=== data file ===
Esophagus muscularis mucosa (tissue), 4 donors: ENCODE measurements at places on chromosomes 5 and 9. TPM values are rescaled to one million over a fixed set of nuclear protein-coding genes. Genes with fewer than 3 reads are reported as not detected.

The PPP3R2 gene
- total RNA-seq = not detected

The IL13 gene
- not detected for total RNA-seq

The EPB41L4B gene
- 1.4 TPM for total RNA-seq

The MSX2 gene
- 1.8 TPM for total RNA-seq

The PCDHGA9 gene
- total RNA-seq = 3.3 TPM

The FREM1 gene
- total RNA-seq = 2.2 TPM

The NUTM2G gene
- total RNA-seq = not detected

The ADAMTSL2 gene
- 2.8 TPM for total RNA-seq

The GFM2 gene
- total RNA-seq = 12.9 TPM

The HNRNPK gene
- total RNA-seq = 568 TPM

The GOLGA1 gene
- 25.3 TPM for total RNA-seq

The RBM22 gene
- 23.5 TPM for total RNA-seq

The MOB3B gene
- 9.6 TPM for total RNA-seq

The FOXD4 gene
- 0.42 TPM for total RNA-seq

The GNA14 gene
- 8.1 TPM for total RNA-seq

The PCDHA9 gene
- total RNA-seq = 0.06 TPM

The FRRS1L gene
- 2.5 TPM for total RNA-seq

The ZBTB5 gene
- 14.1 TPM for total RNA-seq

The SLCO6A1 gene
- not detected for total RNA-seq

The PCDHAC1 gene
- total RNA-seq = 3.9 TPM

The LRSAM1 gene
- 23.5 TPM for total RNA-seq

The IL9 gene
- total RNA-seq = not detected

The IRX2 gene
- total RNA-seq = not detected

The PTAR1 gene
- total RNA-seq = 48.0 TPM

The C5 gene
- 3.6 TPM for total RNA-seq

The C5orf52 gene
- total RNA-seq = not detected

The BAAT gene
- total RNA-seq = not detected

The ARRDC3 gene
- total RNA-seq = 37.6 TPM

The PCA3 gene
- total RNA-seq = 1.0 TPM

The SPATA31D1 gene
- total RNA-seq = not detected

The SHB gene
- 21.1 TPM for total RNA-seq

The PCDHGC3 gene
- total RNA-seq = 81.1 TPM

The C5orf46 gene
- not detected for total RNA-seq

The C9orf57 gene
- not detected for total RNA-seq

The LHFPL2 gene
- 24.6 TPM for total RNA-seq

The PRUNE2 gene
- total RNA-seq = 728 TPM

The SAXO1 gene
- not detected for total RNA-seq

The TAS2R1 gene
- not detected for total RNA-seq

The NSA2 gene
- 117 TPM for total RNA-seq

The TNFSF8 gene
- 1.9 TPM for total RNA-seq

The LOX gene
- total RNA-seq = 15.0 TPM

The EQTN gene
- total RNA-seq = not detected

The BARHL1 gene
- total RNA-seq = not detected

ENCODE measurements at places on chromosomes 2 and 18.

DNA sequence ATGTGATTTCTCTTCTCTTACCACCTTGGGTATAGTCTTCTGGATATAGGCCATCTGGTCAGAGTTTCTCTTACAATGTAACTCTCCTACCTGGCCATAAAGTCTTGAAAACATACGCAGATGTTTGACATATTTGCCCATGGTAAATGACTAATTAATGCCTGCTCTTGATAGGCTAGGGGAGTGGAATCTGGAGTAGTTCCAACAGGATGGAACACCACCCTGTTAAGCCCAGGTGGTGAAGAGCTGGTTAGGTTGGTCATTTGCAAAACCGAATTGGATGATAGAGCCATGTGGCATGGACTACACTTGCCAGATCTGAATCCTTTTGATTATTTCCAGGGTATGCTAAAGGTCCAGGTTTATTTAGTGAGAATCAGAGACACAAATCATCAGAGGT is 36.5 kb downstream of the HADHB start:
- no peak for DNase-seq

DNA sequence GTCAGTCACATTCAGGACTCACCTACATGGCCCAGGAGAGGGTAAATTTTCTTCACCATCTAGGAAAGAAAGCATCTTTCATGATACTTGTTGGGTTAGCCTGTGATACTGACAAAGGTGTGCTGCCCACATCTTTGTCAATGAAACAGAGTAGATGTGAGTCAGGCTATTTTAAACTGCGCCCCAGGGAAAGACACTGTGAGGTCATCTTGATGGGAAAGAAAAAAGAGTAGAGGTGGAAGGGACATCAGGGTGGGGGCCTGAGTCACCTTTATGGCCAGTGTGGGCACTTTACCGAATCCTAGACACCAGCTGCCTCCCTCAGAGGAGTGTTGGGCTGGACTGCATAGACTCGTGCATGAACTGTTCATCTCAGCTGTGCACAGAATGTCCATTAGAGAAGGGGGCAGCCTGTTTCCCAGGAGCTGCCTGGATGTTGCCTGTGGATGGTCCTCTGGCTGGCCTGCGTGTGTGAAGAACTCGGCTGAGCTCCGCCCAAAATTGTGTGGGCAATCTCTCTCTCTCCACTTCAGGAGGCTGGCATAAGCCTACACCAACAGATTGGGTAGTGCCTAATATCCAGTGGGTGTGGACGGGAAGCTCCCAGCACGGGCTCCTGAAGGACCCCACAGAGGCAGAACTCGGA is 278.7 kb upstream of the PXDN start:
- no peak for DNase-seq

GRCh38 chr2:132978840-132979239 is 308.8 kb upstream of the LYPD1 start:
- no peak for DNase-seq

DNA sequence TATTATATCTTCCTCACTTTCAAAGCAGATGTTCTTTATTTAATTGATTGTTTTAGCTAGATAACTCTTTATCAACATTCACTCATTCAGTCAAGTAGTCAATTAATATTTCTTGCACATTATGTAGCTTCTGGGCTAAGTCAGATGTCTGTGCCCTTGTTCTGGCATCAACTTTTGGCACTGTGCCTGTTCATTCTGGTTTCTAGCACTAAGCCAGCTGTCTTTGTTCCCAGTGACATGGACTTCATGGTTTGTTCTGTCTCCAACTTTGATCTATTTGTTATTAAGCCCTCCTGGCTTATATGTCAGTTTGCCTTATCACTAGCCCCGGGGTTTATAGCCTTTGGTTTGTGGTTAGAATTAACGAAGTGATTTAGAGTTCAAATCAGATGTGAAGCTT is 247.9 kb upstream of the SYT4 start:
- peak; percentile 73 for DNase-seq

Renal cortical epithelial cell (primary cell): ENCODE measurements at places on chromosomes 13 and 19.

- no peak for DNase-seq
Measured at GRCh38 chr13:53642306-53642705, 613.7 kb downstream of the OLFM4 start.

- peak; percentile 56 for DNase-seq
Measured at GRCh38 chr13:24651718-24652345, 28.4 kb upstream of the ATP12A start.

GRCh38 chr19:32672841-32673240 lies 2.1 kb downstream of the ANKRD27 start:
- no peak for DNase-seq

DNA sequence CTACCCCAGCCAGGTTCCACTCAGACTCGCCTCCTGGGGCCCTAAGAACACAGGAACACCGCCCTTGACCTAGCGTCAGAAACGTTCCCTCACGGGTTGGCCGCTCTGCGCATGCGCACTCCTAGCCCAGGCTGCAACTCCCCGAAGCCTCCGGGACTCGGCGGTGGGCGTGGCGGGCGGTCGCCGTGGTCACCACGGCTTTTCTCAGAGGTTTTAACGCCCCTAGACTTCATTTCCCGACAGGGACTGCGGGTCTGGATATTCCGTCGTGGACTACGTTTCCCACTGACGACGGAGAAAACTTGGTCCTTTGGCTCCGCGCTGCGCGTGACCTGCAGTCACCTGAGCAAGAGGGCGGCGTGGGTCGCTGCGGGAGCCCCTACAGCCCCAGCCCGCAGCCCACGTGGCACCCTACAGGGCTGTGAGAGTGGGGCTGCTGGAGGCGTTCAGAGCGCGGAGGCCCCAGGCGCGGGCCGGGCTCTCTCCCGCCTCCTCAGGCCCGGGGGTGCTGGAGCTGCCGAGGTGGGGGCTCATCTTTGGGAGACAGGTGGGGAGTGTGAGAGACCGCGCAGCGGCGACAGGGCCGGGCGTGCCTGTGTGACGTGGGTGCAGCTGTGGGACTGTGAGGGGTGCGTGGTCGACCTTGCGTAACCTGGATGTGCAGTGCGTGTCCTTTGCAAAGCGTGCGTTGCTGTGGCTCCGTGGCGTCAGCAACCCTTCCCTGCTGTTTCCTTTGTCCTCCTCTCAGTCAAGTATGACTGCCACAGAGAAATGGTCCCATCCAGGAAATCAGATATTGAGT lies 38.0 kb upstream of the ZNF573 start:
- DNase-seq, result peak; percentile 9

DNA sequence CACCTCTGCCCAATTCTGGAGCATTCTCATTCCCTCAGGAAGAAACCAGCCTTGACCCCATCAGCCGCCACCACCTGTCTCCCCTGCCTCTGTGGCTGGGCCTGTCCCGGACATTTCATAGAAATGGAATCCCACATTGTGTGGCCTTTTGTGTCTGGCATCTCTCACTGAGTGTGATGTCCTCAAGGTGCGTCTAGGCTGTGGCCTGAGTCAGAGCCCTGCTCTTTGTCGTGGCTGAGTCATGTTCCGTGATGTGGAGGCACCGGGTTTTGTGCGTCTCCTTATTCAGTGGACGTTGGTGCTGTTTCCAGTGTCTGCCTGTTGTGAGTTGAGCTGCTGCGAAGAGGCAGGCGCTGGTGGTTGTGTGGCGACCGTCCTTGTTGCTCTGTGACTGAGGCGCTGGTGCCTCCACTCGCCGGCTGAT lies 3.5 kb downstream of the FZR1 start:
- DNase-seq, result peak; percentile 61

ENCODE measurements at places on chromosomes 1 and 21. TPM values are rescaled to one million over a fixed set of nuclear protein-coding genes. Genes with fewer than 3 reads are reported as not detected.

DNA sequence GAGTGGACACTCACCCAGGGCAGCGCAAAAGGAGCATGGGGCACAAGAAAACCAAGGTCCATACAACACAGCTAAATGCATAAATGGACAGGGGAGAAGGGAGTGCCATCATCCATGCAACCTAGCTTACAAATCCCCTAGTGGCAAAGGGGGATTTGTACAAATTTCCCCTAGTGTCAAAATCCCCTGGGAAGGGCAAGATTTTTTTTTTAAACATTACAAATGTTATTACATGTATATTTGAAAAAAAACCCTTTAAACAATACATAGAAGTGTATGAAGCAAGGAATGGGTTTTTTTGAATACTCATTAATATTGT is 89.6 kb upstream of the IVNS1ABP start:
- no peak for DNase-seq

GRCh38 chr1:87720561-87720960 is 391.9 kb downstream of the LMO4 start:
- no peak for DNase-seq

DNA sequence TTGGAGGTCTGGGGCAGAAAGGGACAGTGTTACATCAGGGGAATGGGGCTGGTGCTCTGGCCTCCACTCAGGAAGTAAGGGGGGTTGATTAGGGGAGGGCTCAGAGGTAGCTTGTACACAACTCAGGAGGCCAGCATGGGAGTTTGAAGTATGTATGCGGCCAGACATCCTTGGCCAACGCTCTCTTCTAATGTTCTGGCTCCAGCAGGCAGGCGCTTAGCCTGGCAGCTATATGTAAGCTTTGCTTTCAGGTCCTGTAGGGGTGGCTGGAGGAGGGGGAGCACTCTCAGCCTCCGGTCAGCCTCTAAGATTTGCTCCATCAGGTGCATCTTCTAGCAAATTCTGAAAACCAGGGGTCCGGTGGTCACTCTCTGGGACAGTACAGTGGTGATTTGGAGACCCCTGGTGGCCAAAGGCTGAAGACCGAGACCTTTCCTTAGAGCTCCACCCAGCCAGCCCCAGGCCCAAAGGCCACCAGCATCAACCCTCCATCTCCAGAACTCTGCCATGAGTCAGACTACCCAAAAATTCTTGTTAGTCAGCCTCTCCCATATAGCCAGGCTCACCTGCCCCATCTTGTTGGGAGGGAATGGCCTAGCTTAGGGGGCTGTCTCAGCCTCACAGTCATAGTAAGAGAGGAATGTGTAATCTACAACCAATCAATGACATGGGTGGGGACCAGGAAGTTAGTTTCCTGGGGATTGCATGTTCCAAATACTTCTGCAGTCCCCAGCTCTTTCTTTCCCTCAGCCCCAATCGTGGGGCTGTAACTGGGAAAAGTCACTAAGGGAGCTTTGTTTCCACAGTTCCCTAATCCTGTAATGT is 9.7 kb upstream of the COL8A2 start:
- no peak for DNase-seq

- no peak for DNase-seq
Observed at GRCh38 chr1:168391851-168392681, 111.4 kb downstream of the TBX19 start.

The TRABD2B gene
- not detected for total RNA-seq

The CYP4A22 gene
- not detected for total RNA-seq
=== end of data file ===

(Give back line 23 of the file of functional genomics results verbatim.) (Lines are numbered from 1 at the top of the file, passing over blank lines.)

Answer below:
- 25.3 TPM for total RNA-seq